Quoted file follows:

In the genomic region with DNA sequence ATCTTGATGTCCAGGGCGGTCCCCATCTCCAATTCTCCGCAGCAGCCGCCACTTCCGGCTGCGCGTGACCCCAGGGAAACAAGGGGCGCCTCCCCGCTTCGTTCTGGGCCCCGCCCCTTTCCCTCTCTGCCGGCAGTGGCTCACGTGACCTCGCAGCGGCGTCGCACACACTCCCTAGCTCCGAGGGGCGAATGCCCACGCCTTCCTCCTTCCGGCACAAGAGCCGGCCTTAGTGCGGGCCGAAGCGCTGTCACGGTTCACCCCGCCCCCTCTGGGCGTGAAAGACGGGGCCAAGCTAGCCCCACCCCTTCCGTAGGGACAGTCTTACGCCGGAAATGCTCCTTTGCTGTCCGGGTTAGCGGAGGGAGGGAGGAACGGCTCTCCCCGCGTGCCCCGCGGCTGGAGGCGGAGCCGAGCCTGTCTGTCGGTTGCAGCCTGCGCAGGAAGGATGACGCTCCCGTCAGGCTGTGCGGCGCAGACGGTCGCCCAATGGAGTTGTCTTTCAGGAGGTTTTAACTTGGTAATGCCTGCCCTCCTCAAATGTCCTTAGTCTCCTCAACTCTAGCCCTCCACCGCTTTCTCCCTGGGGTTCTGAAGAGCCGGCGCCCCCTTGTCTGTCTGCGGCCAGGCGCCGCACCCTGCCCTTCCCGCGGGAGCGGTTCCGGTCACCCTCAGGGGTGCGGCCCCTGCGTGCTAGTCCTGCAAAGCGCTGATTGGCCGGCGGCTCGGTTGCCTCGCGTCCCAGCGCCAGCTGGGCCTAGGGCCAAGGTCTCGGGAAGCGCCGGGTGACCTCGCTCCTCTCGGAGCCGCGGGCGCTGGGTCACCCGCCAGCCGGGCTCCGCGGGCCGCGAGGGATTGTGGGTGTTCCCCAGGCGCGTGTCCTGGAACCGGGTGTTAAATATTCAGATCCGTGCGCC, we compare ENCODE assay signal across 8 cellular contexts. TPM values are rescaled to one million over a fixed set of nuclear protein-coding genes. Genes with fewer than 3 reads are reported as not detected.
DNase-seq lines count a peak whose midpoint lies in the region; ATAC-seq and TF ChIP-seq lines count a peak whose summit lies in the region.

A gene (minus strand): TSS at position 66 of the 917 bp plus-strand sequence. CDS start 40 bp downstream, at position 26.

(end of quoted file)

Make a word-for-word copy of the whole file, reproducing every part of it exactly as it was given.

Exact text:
In the genomic region with DNA sequence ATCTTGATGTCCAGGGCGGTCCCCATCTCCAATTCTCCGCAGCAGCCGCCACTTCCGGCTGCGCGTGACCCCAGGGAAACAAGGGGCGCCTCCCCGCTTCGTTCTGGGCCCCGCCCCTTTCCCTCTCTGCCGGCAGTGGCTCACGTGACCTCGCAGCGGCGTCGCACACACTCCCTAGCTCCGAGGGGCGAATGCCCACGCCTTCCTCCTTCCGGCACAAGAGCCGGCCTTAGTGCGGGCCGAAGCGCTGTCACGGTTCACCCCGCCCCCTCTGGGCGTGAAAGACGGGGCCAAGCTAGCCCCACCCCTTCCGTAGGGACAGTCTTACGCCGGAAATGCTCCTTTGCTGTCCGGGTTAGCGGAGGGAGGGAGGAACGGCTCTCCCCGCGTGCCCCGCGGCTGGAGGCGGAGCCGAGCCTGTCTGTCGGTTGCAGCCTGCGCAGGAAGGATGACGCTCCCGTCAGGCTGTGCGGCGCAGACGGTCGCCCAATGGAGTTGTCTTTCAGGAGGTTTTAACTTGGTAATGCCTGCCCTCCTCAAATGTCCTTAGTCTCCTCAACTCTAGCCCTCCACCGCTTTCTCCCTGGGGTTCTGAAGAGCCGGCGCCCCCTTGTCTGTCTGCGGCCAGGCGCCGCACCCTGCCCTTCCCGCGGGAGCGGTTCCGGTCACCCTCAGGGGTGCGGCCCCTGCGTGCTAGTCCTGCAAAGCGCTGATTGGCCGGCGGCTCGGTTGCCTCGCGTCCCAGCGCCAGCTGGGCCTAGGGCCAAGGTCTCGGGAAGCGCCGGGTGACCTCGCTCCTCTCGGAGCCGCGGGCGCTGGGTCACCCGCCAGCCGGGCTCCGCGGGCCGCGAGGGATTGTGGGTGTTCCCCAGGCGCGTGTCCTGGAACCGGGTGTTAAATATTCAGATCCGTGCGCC, we compare ENCODE assay signal across 8 cellular contexts. TPM values are rescaled to one million over a fixed set of nuclear protein-coding genes. Genes with fewer than 3 reads are reported as not detected.
DNase-seq lines count a peak whose midpoint lies in the region; ATAC-seq and TF ChIP-seq lines count a peak whose summit lies in the region.

A gene (minus strand): TSS at position 66 of the 917 bp plus-strand sequence. CDS start 40 bp downstream, at position 26.